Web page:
Robin And Marion — Make That Marion And Robin — Swing Into Sherwood@A.R.T.

CAMBRIDGE, Mass. — There may never have been a more purely entertaining production at the American Repertory Theater than “The Heart of Robin Hood.” Not the most artistically satisfying, certainly, but let’s table that thought awhile in the spirit of the holiday cheer the show embodies

First of all, this is an eye and ear popper. It unfolds gorgeously and I’ve already started downloading the music. If you’re looking for a holiday family event (through Jan. 19), this may be the perfect blend between the usual treacle and the unusual anti-treacle (“Slutcracker,” “It’s a Horrible Life”). It’s fun and it’s smart.

It begins with the exciting Connecticut “Alt Americana” band, Poor Old Shine, exploding onto Börkur Jónsson’s sensational set of Sherwood Forest greenery. They wield their acoustic instruments like swords and crossbows, as if they’re ready to do battle with the bad guys, sporting their Irish pub derbies and Red Sox beards.

Here they are, minus the derbies:

Then the Not So Merry Men magically appear, swinging down ropes, alighting on trees and, — more fun than a barrel of stout — sliding down and climbing up the green ramp, the central framing device of the production. These are not your basic good guys. Stealing from the rich is the whole playbook, not giving to the poor and opposing the fascistic Prince John.

David Farr envisioned the play, originally for the Royal Shakespeare Company, as Robin Hood meets “As You Like It” meets “Civilization and its Discontents.” Robin is basically a lout; he’s not the Errol Flynn-Richard Greene rebel aristocrat most of us grew up with.

(In terms of the play’s family-friendliness, the violence tends to be cartoonish, though grotesque if you give it any thought: A head taken off to be put on a pike, a father hanged, a tongue ripped from a mouth. Still, the way it’s presented, I’m not sure most kids would give the violence any thought.)

The star of this story is really Marion, no shrinking maid she but a kissing cousin of Rosalind in “As You Like It.” She takes to the forest initially to escape the clutches of Prince John, but disguises herself as Martin in order to be taken seriously by Robin and company.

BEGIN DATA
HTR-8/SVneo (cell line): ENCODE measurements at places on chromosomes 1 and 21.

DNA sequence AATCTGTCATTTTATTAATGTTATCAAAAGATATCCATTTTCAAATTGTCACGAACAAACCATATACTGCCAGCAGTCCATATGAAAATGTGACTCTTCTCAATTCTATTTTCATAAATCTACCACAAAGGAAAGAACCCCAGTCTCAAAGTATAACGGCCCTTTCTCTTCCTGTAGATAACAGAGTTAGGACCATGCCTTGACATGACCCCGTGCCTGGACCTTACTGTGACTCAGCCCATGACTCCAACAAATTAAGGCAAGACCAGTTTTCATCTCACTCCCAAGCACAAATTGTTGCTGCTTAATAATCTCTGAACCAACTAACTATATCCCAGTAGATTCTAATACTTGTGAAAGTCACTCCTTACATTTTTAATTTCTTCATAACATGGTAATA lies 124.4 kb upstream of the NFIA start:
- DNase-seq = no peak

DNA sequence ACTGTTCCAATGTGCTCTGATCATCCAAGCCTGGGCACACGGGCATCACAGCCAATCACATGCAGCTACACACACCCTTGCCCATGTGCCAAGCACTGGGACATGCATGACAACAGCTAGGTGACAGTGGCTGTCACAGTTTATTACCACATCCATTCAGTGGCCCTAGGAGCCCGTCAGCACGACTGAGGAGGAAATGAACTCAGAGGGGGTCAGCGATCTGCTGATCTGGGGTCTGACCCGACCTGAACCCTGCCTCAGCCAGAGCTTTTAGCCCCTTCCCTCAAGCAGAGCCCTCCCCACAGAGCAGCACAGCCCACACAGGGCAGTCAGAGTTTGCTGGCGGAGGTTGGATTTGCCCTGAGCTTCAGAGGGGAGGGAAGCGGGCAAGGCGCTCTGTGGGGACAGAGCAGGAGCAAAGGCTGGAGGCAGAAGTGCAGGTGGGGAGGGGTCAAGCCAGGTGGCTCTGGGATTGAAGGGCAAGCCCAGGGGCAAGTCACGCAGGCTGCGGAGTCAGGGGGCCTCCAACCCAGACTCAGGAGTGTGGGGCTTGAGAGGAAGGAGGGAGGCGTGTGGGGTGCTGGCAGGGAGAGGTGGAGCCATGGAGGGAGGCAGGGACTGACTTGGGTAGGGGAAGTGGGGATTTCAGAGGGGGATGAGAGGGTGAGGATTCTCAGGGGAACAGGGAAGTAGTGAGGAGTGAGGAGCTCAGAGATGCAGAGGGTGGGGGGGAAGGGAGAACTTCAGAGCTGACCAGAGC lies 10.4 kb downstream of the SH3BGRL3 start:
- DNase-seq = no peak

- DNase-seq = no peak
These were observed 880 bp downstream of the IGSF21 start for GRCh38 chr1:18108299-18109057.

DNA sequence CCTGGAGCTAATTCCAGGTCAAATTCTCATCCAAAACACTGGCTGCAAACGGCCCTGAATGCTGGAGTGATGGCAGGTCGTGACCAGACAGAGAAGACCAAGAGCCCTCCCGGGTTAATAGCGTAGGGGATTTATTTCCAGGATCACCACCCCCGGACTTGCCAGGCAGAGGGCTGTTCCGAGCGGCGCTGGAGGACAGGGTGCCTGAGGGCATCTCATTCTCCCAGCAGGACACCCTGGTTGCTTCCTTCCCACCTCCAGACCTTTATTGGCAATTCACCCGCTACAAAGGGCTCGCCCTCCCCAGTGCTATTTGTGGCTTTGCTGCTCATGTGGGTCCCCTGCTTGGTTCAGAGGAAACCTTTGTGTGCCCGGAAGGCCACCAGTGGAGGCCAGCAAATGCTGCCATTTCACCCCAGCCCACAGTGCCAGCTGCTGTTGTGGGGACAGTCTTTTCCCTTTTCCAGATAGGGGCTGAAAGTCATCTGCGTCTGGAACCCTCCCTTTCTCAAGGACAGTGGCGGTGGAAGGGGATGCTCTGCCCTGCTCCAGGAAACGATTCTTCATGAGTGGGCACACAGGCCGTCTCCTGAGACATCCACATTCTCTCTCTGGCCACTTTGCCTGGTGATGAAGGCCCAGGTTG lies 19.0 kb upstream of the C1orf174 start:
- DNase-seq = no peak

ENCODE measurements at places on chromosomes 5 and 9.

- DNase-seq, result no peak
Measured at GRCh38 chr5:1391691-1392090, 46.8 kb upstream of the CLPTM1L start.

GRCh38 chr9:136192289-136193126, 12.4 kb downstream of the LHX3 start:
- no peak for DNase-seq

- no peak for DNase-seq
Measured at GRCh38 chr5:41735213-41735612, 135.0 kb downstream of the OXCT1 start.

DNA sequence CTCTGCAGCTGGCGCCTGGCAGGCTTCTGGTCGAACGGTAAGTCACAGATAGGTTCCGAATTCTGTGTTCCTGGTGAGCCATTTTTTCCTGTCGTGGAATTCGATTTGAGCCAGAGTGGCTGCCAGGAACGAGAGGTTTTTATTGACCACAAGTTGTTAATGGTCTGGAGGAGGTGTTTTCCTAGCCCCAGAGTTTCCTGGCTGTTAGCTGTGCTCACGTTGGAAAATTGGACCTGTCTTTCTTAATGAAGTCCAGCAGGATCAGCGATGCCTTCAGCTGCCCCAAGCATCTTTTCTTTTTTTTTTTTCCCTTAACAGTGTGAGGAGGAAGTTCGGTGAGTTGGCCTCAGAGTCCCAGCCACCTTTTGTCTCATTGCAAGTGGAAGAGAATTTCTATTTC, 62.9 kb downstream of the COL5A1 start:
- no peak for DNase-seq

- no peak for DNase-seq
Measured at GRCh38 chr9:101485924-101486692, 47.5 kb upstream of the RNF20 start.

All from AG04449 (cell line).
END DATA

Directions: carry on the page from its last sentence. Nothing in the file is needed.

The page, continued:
Christina Bennett Lind and Christopher Sieber in "The Heart of Robin Hood." (Evgenia Eliseeva)
Christina Bennett Lind and Christopher Sieber in "The Heart of Robin Hood." (Evgenia Eliseeva)

She is as heroic as he is, but Marion has a sense of communality with the oppressed. She begins to slowly convert the Scottish-sounding Robin, even though Robin thinks she’s a he, and eventually the band becomes a 12th century version of Occupy Sherwood.

Jeremy Crawford as Little John, Jordan Dean as Robin and Poor Old Shine. (Evgenia Eliseeva)
Jeremy Crawford as Little John, Jordan Dean as Robin and Poor Old Shine. (Evgenia Eliseeva)

And what a forest Jónsson has come up with. Those ramps and ropes show off the great physicality that director Gísli Örn Gardarsson is famous for with his Icelandic company, VesturPort. There are aerial ballets, excellent fight sequences, characters disappearing into holes or pools of water inhabited by sharks, complete with John Williams music.

Gardarsson also incorporates Poor Old Shine into the action seamlessly, not only for musical interludes, but as Sherwood denizens. And, on opening night, Gardarsson even stepped in as Robin’s second in command. David Michael Garry’s performance as one of the bad guys — after he’s been killed — is one of the laugh-out-loud highlights.

On the other hand, maybe it’s Gardarsson’s presence that made me want more. When last he collaborated with Farr in Boston it was at ArtsEmerson’s presentation of VesturPort’s great Kafka adaptation, “Metamorphosis.”

Not that we want Kafka mixed up with Robin and Marion. Mel Brooks was bad enough. But given the feminist and Shakespearean remaking of the mythology, “The Heart of Robin Hood” could be a little more sophisticated and a little less silly. Farr follows up on the forest-as-liberation theme of “As You Like It,” but he doesn’t particularly advance it and the politics of the production don’t match up well with 21st century realities.


Even with his transformation, complete with sappy ballads, and the liberal sentiment that we’re all in this together, Robin seems more survivalist than savior. And we know that Richard’s return to England was hardly a turn to Jeffersonian tolerance.

The cast is fine with Christopher Sieber as Marion’s foppish attendant, Pierre, the standout. Jordan Dean brings a Woody Harrelson menace (think “Seven Psycopaths,” not “Cheers”) to Robin. Christina Bennett Lind is a little shouty at first as Marion, but settles into the part nicely. But, Gisli, hasn’t nontraditional casting come to Iceland yet? With a cast this big, does it have to look all-white?

All right. Enough cavils. This “Robin Hood” has plenty of heart. And spirit. It’s a terrific addition to the holiday lineup hereabouts.


Poor Old Shine on Radio Boston

This program aired on December 20, 2013. The audio for this program is not available.

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Ed Siegel Critic-At-Large
Ed Siegel is critic-at-large for WBUR.



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